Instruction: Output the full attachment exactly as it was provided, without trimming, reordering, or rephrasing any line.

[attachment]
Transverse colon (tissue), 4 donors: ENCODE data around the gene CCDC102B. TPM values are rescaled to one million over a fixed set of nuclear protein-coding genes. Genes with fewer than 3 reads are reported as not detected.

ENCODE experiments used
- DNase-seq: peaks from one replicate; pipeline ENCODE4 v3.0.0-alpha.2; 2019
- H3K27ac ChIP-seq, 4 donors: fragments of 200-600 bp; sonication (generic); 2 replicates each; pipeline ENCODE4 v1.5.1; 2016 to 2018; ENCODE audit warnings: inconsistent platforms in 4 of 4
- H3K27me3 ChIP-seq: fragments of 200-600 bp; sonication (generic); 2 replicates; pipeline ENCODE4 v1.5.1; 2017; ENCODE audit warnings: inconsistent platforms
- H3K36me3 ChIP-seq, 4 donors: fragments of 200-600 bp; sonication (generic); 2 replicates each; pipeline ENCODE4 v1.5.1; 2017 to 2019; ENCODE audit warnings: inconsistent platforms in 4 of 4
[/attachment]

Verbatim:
Transverse colon (tissue), 4 donors: ENCODE data around the gene CCDC102B. TPM values are rescaled to one million over a fixed set of nuclear protein-coding genes. Genes with fewer than 3 reads are reported as not detected.

ENCODE experiments used
- DNase-seq: peaks from one replicate; pipeline ENCODE4 v3.0.0-alpha.2; 2019
- H3K27ac ChIP-seq, 4 donors: fragments of 200-600 bp; sonication (generic); 2 replicates each; pipeline ENCODE4 v1.5.1; 2016 to 2018; ENCODE audit warnings: inconsistent platforms in 4 of 4
- H3K27me3 ChIP-seq: fragments of 200-600 bp; sonication (generic); 2 replicates; pipeline ENCODE4 v1.5.1; 2017; ENCODE audit warnings: inconsistent platforms
- H3K36me3 ChIP-seq, 4 donors: fragments of 200-600 bp; sonication (generic); 2 replicates each; pipeline ENCODE4 v1.5.1; 2017 to 2019; ENCODE audit warnings: inconsistent platforms in 4 of 4